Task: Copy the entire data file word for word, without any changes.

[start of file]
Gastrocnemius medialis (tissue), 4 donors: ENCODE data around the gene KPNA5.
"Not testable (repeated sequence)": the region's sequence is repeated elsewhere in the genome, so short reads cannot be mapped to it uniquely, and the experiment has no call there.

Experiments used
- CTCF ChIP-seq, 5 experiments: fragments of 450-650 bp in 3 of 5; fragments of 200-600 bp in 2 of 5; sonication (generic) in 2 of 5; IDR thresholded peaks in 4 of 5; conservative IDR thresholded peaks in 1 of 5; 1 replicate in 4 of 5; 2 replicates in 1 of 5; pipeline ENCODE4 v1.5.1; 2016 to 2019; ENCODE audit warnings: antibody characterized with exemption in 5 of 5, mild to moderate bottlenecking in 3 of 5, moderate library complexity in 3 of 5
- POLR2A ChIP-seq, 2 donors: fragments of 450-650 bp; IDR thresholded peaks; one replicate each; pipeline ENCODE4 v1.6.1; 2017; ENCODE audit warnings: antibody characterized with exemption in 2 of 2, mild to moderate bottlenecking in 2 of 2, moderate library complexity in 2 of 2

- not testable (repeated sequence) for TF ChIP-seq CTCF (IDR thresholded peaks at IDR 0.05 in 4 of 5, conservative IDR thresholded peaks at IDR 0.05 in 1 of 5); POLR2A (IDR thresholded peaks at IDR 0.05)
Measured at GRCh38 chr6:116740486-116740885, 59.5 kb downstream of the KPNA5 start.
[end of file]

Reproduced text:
Gastrocnemius medialis (tissue), 4 donors: ENCODE data around the gene KPNA5.
"Not testable (repeated sequence)": the region's sequence is repeated elsewhere in the genome, so short reads cannot be mapped to it uniquely, and the experiment has no call there.

Experiments used
- CTCF ChIP-seq, 5 experiments: fragments of 450-650 bp in 3 of 5; fragments of 200-600 bp in 2 of 5; sonication (generic) in 2 of 5; IDR thresholded peaks in 4 of 5; conservative IDR thresholded peaks in 1 of 5; 1 replicate in 4 of 5; 2 replicates in 1 of 5; pipeline ENCODE4 v1.5.1; 2016 to 2019; ENCODE audit warnings: antibody characterized with exemption in 5 of 5, mild to moderate bottlenecking in 3 of 5, moderate library complexity in 3 of 5
- POLR2A ChIP-seq, 2 donors: fragments of 450-650 bp; IDR thresholded peaks; one replicate each; pipeline ENCODE4 v1.6.1; 2017; ENCODE audit warnings: antibody characterized with exemption in 2 of 2, mild to moderate bottlenecking in 2 of 2, moderate library complexity in 2 of 2

- not testable (repeated sequence) for TF ChIP-seq CTCF (IDR thresholded peaks at IDR 0.05 in 4 of 5, conservative IDR thresholded peaks at IDR 0.05 in 1 of 5); POLR2A (IDR thresholded peaks at IDR 0.05)
Measured at GRCh38 chr6:116740486-116740885, 59.5 kb downstream of the KPNA5 start.